Wednesday, September 1, 2010

Iftar on the Peace Boat

Published August 31, 2010
Last week one of my friends called me up at work and shouted excitedly into the receiver 'Do you want to have Iftar on a Japanese ship at Salalah Port?' Not one to turn down such an interesting opportunity, I immediately agreed without asking for any more details. As it turned out, I had been invited as part of a group of young Omanis from Salalah who would be meeting a delegation of Japanese intellectuals on the internationally renowned 'Peace Boat', a cruise ship known for its round-the-world voyages to support global peace and human rights. As a tribute to the Sultanate's reputation as a peaceful nation, Salalah is the only port where the ship made a stop in the Arabian Gulf. It left Japan during early August and will be visiting ports in Asia, the Middle East, Africa, Europe and Latin America before its return to Japan in October.
On Friday, August 20th, the selected group of Omani representatives (mostly Dhofar University students) congregated at the University, nervously awaiting the arrival of our Japanese guests, and hungry after many hours of fasting. We had several hours to go before breaking the fast at sunset and we stood around worrying that we wouldn't be fully 'compos mentis' during the exchange! Just then, a huge bus pulled up in front of the University gates.

The first thing I noticed is how neatly the Japanese descended from the bus, one by one, each nattily dressed, and each one with a backpack and camera in hand. Many of them were already sporting Omani turbans, caps, and dishdashas, even though they had only been in the port for a short time. They bowed in greeting. Unsure of how to respond we bowed too; then everyone burst out laughing. And that was the beginning of a very intense cultural exchange between Oman and Japan! During the next few hours (and despite the language barriers), we were privileged to meet Hiroshima survivors, listen to them tell us about what had happened on that fateful day and feel the effect of their tragic tales. They then patiently taught us how to make 'origami', or beautiful paper cutouts, and how to wear kimonos (traditional Japanese dress), and we observed Japanese dances and rituals.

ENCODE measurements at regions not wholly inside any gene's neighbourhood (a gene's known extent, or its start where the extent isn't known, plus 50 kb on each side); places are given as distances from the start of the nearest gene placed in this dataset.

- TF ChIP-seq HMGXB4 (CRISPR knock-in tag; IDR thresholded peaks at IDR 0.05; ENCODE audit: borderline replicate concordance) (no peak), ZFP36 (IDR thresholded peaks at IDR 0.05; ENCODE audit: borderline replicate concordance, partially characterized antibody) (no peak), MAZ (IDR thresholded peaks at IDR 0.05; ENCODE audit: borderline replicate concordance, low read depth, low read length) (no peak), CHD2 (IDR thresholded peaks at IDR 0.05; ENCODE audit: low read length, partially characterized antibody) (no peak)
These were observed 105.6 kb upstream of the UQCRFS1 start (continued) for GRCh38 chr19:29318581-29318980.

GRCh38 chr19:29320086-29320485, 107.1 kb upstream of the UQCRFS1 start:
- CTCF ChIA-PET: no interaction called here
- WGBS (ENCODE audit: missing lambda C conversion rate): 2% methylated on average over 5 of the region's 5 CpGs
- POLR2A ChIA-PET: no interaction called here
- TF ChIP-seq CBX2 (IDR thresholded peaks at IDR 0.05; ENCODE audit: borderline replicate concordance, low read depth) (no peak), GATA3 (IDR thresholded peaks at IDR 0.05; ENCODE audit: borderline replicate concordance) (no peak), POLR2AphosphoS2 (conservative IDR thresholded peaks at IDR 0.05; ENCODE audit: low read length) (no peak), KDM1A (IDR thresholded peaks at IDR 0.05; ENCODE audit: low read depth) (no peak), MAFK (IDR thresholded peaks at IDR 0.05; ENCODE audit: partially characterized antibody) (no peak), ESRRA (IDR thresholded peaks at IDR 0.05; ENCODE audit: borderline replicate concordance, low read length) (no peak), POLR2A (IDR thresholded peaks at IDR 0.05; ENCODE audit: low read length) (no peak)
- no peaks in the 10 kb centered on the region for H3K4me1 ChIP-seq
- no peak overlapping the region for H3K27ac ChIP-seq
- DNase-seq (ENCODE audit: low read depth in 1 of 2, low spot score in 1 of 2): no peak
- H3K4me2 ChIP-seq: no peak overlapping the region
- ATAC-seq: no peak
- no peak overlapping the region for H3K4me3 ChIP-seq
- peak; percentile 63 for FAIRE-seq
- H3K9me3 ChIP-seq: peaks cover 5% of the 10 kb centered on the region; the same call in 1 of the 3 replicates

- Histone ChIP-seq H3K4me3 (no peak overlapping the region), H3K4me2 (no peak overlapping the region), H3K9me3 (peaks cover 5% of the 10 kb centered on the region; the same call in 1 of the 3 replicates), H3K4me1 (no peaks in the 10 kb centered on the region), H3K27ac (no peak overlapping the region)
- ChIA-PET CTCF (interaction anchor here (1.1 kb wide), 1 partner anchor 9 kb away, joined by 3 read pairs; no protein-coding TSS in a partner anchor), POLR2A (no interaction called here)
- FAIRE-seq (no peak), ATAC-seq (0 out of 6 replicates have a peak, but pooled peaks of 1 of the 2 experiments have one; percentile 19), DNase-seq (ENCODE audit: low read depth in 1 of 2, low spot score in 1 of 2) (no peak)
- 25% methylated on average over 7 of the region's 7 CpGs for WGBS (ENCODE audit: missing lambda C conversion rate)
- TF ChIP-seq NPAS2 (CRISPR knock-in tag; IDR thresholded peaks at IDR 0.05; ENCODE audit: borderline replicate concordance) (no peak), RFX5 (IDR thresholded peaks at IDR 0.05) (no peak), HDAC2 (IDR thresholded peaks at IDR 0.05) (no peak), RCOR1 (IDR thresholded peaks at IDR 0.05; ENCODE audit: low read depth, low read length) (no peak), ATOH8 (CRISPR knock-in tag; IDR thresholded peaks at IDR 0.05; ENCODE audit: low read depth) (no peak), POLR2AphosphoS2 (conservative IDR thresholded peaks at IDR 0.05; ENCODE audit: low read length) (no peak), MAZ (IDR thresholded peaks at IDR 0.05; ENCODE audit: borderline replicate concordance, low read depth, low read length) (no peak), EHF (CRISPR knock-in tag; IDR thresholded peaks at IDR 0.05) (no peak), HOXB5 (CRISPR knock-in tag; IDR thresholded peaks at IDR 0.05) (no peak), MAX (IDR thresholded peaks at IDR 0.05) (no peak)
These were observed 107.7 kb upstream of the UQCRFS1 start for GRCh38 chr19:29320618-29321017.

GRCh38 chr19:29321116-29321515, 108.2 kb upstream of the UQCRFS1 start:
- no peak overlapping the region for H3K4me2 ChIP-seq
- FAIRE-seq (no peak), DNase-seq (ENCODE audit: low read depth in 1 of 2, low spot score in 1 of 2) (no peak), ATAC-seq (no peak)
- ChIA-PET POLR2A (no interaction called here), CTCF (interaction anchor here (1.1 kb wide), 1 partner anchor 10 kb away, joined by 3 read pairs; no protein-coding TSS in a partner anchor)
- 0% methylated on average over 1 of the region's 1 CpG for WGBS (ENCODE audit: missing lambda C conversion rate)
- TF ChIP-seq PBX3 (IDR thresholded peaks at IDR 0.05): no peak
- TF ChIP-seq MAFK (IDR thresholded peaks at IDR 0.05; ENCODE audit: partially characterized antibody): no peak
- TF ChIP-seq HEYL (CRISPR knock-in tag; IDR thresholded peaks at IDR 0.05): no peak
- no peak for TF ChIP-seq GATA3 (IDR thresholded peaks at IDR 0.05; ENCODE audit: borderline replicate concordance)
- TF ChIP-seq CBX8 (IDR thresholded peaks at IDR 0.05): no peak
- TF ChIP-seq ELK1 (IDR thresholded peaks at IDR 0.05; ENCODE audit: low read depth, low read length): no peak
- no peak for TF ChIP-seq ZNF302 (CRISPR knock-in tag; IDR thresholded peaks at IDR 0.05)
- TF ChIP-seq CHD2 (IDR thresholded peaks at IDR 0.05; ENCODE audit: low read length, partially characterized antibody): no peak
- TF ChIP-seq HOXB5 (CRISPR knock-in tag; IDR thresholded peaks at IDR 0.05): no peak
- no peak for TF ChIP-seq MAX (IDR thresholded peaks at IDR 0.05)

It was absolutely fascinating. In exchange, we explained in detail about what Ramadhan means to us, and told them about Omani dress, our culture, Islam, our food, etc. The Omani males in our group taught them some traditional dances and we burnt frankincense for them and taught them some simple Arabic words (while we were all learning as much Japanese as we could at the same time!).
After the planned activities, including a tour of the new Dhofar University campus, we all piled into buses and headed for the famous Peace Boat, where we were taken on a tour and shown how it all works. To our surprise, we were informed that there were one thousand Japanese onboard, ranging in age from 3 to 93 years old! The Iftar itself (the breaking of the fast) was even more interesting. Never in my life had I expected to break the fast with chopsticks! We were able to experience several Japanese dishes, including seaweed!
Everything about the whole exchange exceeded our expectations. Every minute of our five-hour trip was planned so carefully. Since we Omanis are known for our inability to be punctual, it was charming to see how particular our Japanese friends were about following the exact timetable they had put together for us, weeks before. Truly, it was a wonderful experience, and I'm sure several of my fellow Omani delegates are eager to visit Japan in the very near future. I know I am!

1 comment:

  1. What a nice experience and quite a contrast, lucky you. I’ve never managed chopsticks and with their trains running to the second (or else public apologies over the train station speakers) couldn’t attempt to deal with their tight scheduling. I hope they came away with a bit of Oman in their heart.